Sermon preached at St. Bartholomew’s Church, NYC,
11 AM, Lent 5, Year C, 2013
The days of our Lenten journey as a church are drawing to a close. Traditionally, this is a time of abstinence and austerity, or it is a time when we take on new devotional practices, day by day adding a new wings to our spiritual houses. We support each other in these forty days, striving to draw closer to the presence of God in this carefully controlled atmosphere.
But today, this stark Lent of ours is overwhelmed by the extravagance of Mary of Bethany.
She’s a friend of Jesus, along with her sister, Martha, and her was-once-dead-and-is-now-alive brother, Lazarus. And there is something about Mary that was striking. I wish I could have met her. She appears throughout John’s Gospel. Once, when Jesus visits her house, she is the one, in contrast to her sister puttering around the house, she is the one who sits at Jesus’ feet like a student, and, given the time, like a man. But she is in the right place. There she listen to his teaching and stories as a true disciple.
She is the one, who meets Jesus at the grave of her brother, and falls at his feet again. But this time in mourning, rebuking Jesus that he is too late. And (this is what is so striking to me) when Jesus sees her weep, this is the trigger for him to weep, too. What an impression she must have made!
So, Mary learns at Jesus’ feet, she weeps and Jesus’ feet, and now we find Mary of Bethany at Jesus’ feet again, bringing around five thousand dollars worth of perfume. Its in the middle of a dinner party at the house of her risen brother. In the sight of all, seemingly with no warning, she kneels at his feet and pours all of her perfume out of the jar, emptying her small fortune on to Jesus. And then, taking everyone’s breath away, she uncovers her hair, takes it in her hands, and leans down to Jesus’ feet to tenderly rub the perfumed ointment into the cracks and between his toes. Jesus’ feet are anointed. Her hair is soaked. And the smell must have not only overpowered the room, but also have made itself known to the entire village of Bethany.
What she did was over-flowing, sensuous, and white-hot. Half of the people in the room probably fell in love with her, right then and there. The other half were scared to death, and fuming. Mary’s perfume marks her as one who has true vision, the one who really sees what the disciples can’t bear to see. She is a kind of spiritual genius, able to look upon the harsh truth and to speak it, not in word but in action, a truth that Jesus was quite upfront about, that Jesus is not long for this world, his hour is coming soon, his own extravagant offering is near. This is the offering that Paul marvels at in his letter, saying that all his striving and qualifications and training were rubbish, a waste, in comparison. And now, as Mary sees, now is the time, like the wise men from the East at his infancy, to honor Christ with a gift. All that perfume rubbed in with all her hair. A gift of abundant gratitude at the life he has brought. A gift of comfort amongst the dread that must have been pervasive. A gift that is fully aware and proclaims the gift that Jesus is about to give to us: the gift of his life, poured out, like the perfume, at the feet of the entire world.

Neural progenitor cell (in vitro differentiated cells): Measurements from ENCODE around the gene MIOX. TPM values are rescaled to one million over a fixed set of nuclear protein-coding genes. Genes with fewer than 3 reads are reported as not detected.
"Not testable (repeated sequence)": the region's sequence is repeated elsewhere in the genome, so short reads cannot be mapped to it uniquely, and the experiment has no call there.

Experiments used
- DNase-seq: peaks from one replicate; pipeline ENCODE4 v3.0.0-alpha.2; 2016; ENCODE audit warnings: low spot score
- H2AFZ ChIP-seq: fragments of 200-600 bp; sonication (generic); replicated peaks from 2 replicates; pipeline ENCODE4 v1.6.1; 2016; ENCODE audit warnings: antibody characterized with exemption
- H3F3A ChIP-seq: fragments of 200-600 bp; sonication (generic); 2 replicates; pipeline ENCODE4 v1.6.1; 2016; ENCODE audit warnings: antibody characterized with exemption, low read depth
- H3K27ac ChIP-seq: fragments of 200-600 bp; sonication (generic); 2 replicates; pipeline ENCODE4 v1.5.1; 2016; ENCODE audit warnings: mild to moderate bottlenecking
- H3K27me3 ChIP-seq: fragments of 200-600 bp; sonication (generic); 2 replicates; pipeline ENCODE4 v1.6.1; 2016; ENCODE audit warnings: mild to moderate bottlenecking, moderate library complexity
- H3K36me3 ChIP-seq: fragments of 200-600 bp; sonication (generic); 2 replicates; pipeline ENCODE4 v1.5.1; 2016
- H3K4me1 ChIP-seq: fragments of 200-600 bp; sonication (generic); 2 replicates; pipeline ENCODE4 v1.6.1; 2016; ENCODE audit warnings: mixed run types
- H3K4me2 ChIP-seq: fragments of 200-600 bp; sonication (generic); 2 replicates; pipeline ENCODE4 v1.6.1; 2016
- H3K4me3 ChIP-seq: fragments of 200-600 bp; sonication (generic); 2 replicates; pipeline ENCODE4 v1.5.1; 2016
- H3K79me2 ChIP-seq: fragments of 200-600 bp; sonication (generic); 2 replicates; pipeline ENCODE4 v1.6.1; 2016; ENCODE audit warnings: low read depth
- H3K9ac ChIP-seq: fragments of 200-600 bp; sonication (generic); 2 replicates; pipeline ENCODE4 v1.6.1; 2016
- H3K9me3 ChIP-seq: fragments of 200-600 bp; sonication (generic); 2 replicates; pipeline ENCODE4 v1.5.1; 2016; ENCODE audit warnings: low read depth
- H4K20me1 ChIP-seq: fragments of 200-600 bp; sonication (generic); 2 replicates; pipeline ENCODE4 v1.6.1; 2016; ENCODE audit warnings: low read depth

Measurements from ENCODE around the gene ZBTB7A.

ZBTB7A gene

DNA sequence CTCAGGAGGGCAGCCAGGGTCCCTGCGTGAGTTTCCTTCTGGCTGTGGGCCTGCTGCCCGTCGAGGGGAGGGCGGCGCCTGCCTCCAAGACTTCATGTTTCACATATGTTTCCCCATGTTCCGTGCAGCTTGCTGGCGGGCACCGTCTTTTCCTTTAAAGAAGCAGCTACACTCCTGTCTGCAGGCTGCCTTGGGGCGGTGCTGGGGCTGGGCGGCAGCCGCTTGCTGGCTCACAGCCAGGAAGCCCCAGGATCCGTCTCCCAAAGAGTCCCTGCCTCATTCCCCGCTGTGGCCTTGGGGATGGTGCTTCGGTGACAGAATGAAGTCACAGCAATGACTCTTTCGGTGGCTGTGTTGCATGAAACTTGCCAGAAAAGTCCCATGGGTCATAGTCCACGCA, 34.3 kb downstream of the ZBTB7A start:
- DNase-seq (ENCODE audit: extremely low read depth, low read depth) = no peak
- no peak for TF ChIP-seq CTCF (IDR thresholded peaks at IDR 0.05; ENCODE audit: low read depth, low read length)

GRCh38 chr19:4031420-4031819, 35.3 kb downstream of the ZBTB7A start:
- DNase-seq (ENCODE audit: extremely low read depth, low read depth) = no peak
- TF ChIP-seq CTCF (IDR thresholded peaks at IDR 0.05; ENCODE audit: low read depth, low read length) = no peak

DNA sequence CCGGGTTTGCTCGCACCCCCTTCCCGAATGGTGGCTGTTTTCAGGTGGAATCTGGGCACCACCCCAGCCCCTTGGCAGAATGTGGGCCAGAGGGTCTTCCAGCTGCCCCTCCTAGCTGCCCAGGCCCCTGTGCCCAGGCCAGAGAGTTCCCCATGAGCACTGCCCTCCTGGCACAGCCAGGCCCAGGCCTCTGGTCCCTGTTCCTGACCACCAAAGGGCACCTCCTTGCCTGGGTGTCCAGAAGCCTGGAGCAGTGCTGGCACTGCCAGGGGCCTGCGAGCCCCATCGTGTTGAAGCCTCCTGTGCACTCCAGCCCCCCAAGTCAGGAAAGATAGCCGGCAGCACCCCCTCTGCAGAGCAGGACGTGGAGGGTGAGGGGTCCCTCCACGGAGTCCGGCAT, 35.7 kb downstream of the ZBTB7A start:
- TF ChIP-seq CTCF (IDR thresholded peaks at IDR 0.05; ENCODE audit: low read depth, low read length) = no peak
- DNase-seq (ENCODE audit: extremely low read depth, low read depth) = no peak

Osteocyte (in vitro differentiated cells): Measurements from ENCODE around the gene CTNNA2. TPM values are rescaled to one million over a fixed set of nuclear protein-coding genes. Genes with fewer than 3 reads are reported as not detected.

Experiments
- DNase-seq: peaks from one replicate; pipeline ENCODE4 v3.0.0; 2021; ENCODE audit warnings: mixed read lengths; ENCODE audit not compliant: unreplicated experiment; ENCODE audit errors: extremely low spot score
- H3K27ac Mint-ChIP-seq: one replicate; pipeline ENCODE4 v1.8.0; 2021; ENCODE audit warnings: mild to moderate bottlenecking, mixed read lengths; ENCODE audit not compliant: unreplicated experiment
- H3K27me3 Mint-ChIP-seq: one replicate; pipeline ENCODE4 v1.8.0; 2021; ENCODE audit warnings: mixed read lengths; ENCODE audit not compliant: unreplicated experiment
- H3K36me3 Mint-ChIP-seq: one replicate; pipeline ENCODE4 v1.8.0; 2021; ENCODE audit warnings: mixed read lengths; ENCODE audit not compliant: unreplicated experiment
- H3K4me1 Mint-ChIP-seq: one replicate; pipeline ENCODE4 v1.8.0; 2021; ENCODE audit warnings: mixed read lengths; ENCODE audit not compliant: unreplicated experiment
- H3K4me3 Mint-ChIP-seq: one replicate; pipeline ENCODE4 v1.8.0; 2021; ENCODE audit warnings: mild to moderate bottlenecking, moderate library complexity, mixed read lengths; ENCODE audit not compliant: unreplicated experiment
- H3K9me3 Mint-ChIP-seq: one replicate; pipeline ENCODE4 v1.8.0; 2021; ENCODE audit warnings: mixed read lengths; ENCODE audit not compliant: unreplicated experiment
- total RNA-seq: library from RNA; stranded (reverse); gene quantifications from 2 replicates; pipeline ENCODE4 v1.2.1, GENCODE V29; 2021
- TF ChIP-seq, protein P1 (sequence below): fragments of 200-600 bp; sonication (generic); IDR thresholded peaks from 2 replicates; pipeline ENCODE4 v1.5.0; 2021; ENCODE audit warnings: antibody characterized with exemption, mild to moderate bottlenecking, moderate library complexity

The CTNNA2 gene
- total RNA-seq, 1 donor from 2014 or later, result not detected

But, rather than soak in the powerful beauty of this act of devotion, one of Jesus’ disciples, Judas, cuts through the fragrant air with his dismissive and churlish protest: “Why are we going along with this? That is so much perfume! Instead of all of us coughing to death, we could have sold that stuff and given it to the poor.”
The gospel writer suggests that this is said because Judas is especially craven, but I would expect that many of the other disciples are thinking the same thing. They don’t understand because, in their hearts, they are resisting the path that Jesus is taking, the path to Jerusalem where Jesus will follow God to the end. They are resisting what any clear-minded person, such as Mary, could see. There is not much time left.